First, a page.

Technology

Uber for Helicopters: Chopper Launches in South Florida

It’s not easy to book a helicopter flight. You can’t hail one off the street like a taxi. You can’t catch one at a certain time or place like the bus. You certainly can’t purchase a flight on Orbitz.  Until recently, an interested flier in South Florida would have to look up one of the many brokers online, call an operator, and email back and forth securing the helicopter, time, and pickup and drop-off locations.

Michael Blackton has worked in helicopter aviation in Florida for the last five years. He figured there had to be a way to streamline the process, so he spent the last three years creating Chopper, a web-based app that allows users to book helicopter flights anywhere in South Florida — as long as there is proper landing space and Chopper has the landowner’s permission. The service launched in Palm Beach county last week and will expand across Florida by July. It works like Uber, a car-hailing company that doesn’t own vehicles but manages logistics and payment. Chopper is much more expensive, though: rides cost anywhere from $1,100 to $4,500.

“A one-hour drive is 15 minutes in a helicopter,” Blackton tells New Times. “It’s worth it for doctors, lawyers, and corporate guys who bill their time by the hour.”

Blackton points out it’s also perfect for special occasions like anniversaries, bachelorette parties, and birthdays. The company’s soft opening was two months ago, and it launched officially in Palm Beach on June 1. Although Blackton is from Orlando, he imagined South Florida as the most ideal market for these new, glitzy helicopter rides.


“You don’t spend $5,000 for bottles at the club in Orlando,” Blackton jokes. “In South Florida, it’s an everyday occurrence, and flying in a helicopter would make the ultimate entrance.”

The process is simple enough. Go online to flychopper.com, select a departure and arrival location, the helicopter type, and the number of people traveling. Then, choose the date and time and enter passenger details (with a note that the average weight of each guest traveling “must not exceed 220 lbs”). Enter the payment information, receive a confirmation email, and you’re all set.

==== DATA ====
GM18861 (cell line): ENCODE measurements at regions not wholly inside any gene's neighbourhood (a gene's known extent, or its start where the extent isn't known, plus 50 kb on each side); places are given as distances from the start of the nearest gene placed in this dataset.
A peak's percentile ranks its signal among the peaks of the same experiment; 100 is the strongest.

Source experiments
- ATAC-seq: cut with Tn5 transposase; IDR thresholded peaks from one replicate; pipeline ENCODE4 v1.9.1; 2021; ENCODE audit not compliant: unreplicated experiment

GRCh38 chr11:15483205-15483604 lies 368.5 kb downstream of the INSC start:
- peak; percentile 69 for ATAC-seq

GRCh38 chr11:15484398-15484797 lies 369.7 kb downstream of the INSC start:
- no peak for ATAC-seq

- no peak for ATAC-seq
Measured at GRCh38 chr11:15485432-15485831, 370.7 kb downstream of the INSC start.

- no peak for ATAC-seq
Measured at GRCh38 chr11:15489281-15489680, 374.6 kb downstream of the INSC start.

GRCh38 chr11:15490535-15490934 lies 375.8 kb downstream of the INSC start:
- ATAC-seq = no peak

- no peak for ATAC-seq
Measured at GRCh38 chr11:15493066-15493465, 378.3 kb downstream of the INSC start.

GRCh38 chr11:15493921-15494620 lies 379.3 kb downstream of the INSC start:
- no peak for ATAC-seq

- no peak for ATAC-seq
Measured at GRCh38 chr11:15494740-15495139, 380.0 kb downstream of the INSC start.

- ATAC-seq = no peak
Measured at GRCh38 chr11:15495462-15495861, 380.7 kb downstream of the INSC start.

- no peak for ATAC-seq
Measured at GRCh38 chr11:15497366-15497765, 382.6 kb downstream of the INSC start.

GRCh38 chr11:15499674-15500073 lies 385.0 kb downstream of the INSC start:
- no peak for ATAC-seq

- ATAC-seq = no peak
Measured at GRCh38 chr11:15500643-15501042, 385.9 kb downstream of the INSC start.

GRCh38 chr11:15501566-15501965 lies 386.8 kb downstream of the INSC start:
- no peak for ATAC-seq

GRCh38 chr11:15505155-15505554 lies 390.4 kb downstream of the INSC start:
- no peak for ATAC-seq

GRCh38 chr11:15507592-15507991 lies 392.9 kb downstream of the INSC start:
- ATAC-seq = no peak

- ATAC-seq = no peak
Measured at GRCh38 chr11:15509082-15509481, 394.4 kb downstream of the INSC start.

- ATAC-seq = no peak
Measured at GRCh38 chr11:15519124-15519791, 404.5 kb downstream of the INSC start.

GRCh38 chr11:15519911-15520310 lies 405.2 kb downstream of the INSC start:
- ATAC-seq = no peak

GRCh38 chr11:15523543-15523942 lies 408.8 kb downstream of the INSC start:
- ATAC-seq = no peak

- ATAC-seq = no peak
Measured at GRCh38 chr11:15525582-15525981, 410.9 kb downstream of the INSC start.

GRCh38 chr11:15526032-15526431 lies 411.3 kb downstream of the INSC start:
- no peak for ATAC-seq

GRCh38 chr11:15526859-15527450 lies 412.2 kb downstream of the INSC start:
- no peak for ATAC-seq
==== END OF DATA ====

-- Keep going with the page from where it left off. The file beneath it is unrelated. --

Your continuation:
The ultimate goal is to turn any place with enough space into a potential pickup location. But right now on the app, users are limited to specific departure and arrival locations, like BB&T Center, Doral Country Club, Downtown Fort Lauderdale Helistop, Ritz Carlton Jupiter, and Waldorf Astoria Orlando, as well as airports across the state including Miami International Airport, Fort Lauderdale International Airport, Palm Beach International Airport, Tampa International Airport, and Winter Haven Airport.

Blackton says that the service is safe. He spent almost three years securing the necessary permits and licenses. The helicopters are owned privately, mostly by charter companies. Chopper is regulated by the Federal Aviation Administration. At each stop, there is a helicopter on standby.

A similar service called Blade is offered in New York and transports people to and from New York City and the Hamptons.

In July, Blackton hopes to expand to Wyoming, Colorado, and Georgia and to California by August.

“The feedback so far has been awesome,” Blackton says. “We hope to keep going with it and expand across the country.” 
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Jess Swanson is a staff writer at New Times. Born and raised in Miami, she graduated from the University of Miami’s School of Communication and wrote briefly for the student newspaper until realizing her true calling: pissing off fraternity brothers by reporting about their parties on her crime blog. Especially gifted in jumping rope and solving Rubik’s cubes, she also holds the title for longest stint as an unpaid intern in New Times history. She left the Magic City for New York to earn her master’s degree from Columbia University School of Journalism, where she spent a year profiling circumcised men who were trying to regrow their foreskins for a story that ultimately won the John Horgan Award for Critical Science Journalism. Terrified by pizza rats and arctic temperatures, she quickly returned to her natural habitat.
Contact: Jess Swanson